N.J. police chief stalls on releasing crime news
HACKENSACK, N.J. — Hackensack’s police chief, angry at local newspaper coverage, is vowing to wait 24 hours before releasing news about crimes.
A state executive order allows police departments 24 hours to release information, although it says the release should happen “sooner if practicable.”
Chief Charles Zisa says he will wait the full time before responding to information requests from The Record of Hackensack because he does not like its coverage of him and his brother, Hackensack’s mayor John Zisa.
Ironically, the police chief, who is also a Republican state assemblyman, had voted last June to approve a bill that broadens public access to such government materials as police records.
The bill had been championed by the state’s news agencies, which complained that local police departments routinely delayed the release of information — or withheld details altogether.
On May 14, the state Senate approved a newer version of the bill. The Assembly, where the chief still sits, is expected to vote again on the issue.
It was not clear whether Zisa’s stated policy applies only to The Record, or to other media as well. He did not return a call from the Associated Press.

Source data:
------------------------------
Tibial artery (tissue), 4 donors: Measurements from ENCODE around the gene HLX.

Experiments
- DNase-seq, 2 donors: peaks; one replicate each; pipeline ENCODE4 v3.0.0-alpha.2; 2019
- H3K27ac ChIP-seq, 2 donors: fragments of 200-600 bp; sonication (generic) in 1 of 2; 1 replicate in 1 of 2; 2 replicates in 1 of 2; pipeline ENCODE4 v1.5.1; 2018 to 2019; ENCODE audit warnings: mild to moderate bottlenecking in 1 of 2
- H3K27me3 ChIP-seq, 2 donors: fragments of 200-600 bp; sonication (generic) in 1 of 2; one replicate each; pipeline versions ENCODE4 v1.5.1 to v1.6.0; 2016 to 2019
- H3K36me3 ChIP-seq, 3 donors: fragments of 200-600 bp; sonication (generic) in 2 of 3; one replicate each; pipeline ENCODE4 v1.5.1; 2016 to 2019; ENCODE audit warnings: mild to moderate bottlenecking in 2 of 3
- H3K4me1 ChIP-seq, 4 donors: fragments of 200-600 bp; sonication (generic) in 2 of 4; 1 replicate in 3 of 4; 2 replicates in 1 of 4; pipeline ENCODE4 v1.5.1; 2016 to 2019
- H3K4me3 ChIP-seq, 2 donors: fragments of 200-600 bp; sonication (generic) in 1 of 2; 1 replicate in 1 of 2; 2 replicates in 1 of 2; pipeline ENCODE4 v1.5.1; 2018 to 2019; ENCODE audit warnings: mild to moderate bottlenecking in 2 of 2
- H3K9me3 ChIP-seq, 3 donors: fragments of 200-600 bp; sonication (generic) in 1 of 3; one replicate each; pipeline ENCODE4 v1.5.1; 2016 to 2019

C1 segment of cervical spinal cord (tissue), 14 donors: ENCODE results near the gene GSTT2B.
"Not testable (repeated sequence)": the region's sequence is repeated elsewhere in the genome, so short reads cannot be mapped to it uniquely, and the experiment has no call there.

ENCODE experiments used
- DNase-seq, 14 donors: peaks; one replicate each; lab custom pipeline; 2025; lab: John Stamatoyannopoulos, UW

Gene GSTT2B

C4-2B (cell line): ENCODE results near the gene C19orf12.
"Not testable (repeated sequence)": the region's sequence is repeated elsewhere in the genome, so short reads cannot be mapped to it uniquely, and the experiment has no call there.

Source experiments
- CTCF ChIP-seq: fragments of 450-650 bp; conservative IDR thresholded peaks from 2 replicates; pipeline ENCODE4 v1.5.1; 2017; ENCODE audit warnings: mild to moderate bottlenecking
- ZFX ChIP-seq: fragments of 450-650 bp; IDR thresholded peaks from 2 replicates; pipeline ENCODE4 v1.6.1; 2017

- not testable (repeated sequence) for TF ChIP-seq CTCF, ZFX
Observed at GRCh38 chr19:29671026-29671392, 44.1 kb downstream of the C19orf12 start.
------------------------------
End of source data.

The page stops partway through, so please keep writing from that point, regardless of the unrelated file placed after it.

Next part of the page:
Zisa said The Record angered him with a recent story about controversies during the nonpartisan City Council election, in which his brother was re-elected.
On May 11, the police chief refused to release information about a traffic accident to a reporter from The Record until just before the 24-hour period had passed.
“I’ve just had it with the newspaper,” Zisa told The Record. “The election’s over, and they keep taking shots at us.”
On May 14, Zisa said he was also angered by the May 12 story in The Record that detailed his explanation of why he withheld the traffic-accident information.
A spokeswoman for the state Division of Criminal Justice said the police chief appeared to be violating the spirit of Executive Order 69, issued by former Gov. Christie Whitman in 1997, which determines public access to police records.